par Louis, Jean Victor
Référence Revue internationale de droit économique, 16, 2-3, page (529-557)
Publication Publié, 2002
Article révisé par les pairs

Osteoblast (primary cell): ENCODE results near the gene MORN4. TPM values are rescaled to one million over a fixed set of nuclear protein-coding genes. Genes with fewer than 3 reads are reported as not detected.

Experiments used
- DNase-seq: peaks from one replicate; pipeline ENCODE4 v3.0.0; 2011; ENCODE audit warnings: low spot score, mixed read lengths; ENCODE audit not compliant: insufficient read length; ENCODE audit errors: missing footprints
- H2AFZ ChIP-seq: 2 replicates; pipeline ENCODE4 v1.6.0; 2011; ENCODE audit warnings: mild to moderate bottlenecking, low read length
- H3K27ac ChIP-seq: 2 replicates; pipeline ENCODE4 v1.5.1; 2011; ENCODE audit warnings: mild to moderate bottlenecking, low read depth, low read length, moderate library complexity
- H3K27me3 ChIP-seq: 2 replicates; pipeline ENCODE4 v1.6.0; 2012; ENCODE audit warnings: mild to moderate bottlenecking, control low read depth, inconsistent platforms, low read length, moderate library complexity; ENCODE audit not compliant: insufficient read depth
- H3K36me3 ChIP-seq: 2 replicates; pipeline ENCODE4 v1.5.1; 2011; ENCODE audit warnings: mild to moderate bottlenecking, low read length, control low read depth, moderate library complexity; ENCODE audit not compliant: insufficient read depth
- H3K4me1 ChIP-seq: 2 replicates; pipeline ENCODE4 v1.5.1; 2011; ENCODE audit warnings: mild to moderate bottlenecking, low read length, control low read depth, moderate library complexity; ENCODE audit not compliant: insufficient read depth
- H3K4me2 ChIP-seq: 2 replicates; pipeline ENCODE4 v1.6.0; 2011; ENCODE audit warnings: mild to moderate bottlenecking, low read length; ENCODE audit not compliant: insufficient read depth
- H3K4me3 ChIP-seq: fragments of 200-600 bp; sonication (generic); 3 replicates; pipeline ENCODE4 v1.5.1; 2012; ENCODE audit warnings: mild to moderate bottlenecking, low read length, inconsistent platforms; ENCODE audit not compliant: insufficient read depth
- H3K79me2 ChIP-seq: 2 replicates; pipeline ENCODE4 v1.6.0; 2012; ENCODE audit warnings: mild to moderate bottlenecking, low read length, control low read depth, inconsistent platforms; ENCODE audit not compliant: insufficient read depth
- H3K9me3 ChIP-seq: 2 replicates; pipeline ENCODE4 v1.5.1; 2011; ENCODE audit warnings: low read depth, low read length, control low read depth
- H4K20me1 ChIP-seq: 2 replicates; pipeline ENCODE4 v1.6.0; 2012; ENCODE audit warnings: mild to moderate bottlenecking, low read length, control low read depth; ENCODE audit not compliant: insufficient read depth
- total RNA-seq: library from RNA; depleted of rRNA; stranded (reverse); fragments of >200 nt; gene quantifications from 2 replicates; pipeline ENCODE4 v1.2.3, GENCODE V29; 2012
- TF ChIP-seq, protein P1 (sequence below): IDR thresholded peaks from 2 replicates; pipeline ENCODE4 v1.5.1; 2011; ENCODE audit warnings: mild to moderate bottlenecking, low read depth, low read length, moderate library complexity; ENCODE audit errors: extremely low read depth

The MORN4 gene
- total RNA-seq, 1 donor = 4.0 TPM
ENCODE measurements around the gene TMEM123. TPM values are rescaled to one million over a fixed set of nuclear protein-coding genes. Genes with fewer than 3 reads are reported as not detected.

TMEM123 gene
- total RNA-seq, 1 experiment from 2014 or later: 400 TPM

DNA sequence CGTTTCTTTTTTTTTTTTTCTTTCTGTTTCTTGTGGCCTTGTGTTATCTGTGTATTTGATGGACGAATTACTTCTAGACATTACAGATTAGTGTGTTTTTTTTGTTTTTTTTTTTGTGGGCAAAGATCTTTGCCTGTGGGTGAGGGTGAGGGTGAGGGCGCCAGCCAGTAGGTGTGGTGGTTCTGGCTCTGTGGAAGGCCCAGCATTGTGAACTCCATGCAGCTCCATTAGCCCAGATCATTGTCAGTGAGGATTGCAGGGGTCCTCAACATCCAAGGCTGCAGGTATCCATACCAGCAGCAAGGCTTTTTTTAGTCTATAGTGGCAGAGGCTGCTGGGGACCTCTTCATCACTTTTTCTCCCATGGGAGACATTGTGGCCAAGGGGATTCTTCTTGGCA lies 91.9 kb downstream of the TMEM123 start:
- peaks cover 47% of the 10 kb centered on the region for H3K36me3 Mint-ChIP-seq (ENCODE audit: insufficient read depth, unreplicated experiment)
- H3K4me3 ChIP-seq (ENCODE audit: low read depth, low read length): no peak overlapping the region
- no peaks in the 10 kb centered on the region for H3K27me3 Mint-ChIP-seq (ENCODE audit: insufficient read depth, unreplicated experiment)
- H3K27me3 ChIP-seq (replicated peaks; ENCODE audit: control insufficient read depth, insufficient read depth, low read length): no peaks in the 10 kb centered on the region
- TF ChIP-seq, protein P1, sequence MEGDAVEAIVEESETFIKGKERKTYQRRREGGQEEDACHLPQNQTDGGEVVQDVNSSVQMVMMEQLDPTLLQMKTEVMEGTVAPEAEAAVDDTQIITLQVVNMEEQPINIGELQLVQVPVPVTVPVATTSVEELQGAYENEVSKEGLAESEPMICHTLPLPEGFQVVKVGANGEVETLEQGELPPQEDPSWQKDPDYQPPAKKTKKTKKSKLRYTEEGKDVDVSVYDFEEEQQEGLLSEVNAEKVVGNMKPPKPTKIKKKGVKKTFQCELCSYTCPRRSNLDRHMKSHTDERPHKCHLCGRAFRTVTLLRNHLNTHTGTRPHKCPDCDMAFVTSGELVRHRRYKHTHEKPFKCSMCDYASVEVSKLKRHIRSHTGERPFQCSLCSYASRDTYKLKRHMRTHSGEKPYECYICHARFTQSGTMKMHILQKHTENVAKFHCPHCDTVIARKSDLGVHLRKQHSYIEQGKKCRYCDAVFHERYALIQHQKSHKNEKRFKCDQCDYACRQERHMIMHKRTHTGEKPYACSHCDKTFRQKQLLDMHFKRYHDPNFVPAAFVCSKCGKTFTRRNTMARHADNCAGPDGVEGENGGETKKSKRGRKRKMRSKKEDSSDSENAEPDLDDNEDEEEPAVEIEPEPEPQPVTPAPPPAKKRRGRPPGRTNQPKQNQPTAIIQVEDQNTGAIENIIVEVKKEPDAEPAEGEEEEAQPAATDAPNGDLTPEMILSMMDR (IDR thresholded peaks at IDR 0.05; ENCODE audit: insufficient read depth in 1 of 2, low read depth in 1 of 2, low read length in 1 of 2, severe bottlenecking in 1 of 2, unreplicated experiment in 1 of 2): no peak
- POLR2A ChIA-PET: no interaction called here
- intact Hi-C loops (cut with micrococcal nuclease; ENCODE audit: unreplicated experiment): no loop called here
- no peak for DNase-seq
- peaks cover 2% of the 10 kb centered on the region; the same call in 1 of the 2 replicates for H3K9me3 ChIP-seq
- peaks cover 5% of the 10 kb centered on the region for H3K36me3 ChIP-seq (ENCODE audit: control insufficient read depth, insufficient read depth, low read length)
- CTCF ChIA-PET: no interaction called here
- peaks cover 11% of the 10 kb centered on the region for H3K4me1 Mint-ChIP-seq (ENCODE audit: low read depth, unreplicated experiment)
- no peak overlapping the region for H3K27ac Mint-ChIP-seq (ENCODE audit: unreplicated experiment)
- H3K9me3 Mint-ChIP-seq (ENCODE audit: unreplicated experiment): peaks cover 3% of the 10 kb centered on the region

Résumé : Prudential supervision is dealt with here as a matter of both regulation and control on a global or a regional level of the international activities of the various financial « industries ». While an analysis of the underlying rationale of prudential supervision is not within the ambit of the report, the risks resulting from the structure of international financial marks, both systemic and for the « consumers » are briefly explained as a matter of introducing into a field of law which is characterized by a puzzling array of institutions and arrangements. These are then examined in more detail in two sections, one devoted to the global level of regulation of financial markets, the other to the particular structure of the « Eurosystem ». With respect to the former, the examination starts with a presentations of the complex, multi-organic and largely informal « international financial architecture », before it enters into an evaluation of its merits and limits. In this regard, the problems of legitimacy and representativity of the regulatory mechanisms, of the distribution of authority within the regulatory system and of the legal nature of the mostly non-mandatory, but indirectly binding regulatory rules and the prospects of enhancing their effect, are successively analysed. In addition, future developments of the overall architecture of the system are discussed, in particular the controversy about instituting a « lender of last resort », and the role of the private sector. With respect to the Eurosystem the report outlines, first, its organisational structure as provided for in the EC-Treaty and in the statutes of the ECBS as well as the forms of cooperation characterising the network of European and national authorities. The report then discusses the issues related to establishing a « lender of last resort » or a substitute for it. The subsequent evaluation of the existing system stresses the specific risks resulting from the high degree of concentration of banking markets in Europe, and of reliance on « national champions » before presenting a broad examination of the European controversy on centralisation of prudential supervision, and of the propositions made to enhance the effectiveness of the system. The report concludes on a cautionary tone of suggesting prudent approaches to prudential supervision and of insisting on the necessity to equally care for the democratic accountability of the institutions of the developing Eurosystem.